New charter schools help few students

Originally published in The Baltimore Sun

By Alison Perkins-Cohen
Published January 4, 2006
OP-EDS

The column "Road map to better schools" (Opinion Commentary, Dec. 27) correctly expresses frustration with the efficacy of education reform efforts in Baltimore and elsewhere. Unfortunately, the antidote the writers offer to the piecemeal efforts that have been tried to date is equally disjointed.

One reform the column mentions as a key to success is charter schools.

Charter schools can offer some individual successes. Unfortunately, many students and families cannot or will not participate in school choice options such as charter schools.

In Chicago's experiment with school choice, for instance, only half the students took advantage of the opportunity to participate in school choice - the other half stayed at their neighborhood school.

More important, Chicago's experience indicated that the outcome of the lottery (whether the student was admitted to his or her chosen school) had no impact on student educational outcomes.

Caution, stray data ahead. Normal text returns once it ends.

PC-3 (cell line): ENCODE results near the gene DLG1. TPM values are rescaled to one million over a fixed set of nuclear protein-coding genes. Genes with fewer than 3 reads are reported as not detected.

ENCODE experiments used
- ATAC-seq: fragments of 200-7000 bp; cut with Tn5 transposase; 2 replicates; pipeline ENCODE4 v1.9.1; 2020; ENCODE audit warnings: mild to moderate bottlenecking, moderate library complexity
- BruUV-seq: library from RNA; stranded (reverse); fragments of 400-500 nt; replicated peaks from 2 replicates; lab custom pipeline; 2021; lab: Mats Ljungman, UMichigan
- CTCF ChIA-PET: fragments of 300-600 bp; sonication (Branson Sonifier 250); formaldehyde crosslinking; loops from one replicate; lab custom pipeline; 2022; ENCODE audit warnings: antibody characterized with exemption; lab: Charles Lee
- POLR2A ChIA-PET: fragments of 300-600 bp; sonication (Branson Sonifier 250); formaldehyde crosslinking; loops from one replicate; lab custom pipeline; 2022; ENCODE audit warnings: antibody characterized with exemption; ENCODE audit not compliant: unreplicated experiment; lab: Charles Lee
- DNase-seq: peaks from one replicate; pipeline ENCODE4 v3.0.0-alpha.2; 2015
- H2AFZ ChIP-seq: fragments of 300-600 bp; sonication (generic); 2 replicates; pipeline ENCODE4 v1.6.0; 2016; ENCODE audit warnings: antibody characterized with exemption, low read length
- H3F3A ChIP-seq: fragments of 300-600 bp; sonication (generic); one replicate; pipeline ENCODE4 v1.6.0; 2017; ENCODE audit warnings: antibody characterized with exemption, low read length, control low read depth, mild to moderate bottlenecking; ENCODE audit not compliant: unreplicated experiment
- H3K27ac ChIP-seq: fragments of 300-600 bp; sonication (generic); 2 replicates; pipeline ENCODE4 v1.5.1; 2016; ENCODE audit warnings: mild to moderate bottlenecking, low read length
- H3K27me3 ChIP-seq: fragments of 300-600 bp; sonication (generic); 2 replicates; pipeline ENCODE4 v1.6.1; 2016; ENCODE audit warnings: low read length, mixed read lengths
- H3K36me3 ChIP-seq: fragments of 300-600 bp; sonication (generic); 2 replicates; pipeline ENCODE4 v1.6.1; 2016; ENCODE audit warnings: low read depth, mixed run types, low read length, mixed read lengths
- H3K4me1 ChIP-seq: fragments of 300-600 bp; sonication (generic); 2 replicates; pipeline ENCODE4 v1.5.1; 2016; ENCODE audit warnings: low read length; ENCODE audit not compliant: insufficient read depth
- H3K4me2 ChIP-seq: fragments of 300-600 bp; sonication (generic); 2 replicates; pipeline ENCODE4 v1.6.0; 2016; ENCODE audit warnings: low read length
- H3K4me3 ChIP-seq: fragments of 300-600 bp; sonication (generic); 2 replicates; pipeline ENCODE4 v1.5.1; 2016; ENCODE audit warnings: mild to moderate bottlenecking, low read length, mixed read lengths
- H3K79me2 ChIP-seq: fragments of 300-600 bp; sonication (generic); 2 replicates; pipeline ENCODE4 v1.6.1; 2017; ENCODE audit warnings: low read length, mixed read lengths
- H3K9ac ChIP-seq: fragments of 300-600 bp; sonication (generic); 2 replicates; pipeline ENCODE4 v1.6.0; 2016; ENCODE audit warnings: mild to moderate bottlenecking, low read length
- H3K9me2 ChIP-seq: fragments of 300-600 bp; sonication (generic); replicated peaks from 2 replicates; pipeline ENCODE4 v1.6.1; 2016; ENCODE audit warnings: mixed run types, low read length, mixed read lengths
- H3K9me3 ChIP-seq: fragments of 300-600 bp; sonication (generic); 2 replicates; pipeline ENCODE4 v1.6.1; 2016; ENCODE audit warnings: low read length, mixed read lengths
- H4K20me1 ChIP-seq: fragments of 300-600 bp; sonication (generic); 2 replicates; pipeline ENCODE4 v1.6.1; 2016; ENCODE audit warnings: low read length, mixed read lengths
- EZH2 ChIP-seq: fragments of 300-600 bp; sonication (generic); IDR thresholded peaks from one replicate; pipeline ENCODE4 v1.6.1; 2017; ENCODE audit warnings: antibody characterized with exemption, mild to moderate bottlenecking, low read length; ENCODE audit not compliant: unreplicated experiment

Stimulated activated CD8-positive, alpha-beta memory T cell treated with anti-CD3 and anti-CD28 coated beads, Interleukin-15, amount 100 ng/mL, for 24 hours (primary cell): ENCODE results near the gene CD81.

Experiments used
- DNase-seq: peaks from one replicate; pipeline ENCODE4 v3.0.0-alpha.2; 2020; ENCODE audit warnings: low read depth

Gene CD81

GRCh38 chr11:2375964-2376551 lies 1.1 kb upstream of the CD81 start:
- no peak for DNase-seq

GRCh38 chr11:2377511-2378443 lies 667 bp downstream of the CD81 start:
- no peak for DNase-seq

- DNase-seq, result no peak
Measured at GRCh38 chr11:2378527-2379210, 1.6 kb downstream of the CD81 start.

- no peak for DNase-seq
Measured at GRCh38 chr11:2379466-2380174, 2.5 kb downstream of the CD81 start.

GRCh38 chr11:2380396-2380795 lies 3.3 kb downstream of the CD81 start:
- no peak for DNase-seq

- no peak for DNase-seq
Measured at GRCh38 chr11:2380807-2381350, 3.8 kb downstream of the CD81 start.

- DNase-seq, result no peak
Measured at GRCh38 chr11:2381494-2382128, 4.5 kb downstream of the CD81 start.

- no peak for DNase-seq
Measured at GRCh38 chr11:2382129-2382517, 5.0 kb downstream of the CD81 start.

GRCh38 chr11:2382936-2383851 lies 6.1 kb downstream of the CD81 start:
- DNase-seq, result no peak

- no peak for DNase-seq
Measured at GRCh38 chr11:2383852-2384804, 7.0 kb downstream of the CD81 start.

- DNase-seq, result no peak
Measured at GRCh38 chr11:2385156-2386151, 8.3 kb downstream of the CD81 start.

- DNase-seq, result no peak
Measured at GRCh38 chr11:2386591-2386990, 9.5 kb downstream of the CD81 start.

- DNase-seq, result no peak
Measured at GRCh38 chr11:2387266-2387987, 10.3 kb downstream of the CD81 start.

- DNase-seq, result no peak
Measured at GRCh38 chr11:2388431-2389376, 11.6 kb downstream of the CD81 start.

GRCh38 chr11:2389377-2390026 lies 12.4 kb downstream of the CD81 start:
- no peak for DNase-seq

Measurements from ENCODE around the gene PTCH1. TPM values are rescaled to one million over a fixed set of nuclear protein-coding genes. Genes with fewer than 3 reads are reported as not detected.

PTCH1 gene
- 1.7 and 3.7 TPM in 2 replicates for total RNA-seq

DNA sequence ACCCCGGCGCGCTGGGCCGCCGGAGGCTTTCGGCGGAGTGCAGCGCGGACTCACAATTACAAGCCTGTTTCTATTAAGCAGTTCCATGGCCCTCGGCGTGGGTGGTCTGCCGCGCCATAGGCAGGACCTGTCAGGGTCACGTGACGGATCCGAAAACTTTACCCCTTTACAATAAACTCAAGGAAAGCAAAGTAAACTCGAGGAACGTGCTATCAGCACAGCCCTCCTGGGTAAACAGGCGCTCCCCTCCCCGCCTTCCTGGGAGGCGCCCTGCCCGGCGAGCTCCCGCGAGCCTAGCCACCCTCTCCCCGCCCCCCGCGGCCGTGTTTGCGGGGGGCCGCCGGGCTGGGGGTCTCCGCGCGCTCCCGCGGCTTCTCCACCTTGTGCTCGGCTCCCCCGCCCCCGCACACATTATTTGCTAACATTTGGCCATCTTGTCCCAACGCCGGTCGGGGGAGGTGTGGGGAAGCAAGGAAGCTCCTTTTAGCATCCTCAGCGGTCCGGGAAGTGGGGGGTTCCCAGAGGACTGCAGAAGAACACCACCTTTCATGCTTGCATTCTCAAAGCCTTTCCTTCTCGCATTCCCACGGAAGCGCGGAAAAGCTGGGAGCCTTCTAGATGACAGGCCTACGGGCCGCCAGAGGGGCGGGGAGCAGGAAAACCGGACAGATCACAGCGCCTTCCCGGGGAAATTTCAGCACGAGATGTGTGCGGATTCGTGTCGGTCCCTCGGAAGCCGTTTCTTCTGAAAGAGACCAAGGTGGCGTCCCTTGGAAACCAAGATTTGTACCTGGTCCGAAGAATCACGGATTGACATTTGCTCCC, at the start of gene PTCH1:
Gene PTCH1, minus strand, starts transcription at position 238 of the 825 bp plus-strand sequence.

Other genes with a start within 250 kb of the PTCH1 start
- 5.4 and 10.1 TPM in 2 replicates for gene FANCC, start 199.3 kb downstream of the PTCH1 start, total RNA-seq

What was important was whether the student participated in the lottery at all - lottery participants were much more likely to graduate from high school.

Students who are motivated enough to enter charter school lotteries are our most successful students. They deserve high-quality education options.

However, those students who have not been high performers - and, as such, are unlikely to take advantage of charters - are entitled to equally sound education opportunities.

The creation of new charter schools will not address the needs of these students. The reform and revitalization of existing schools is a better option.

Failing schools can become successful schools through the adoption of scientifically based curriculum, increased instructional time and effective professional development for teachers.

Examples of this kind of success exist right here in Baltimore.

What's more, this approach to educational reform is both replicable and inclusive of all students.

Alison Perkins-Cohen
Baltimore

The writer is executive director of the Baltimore Curriculum Project Inc.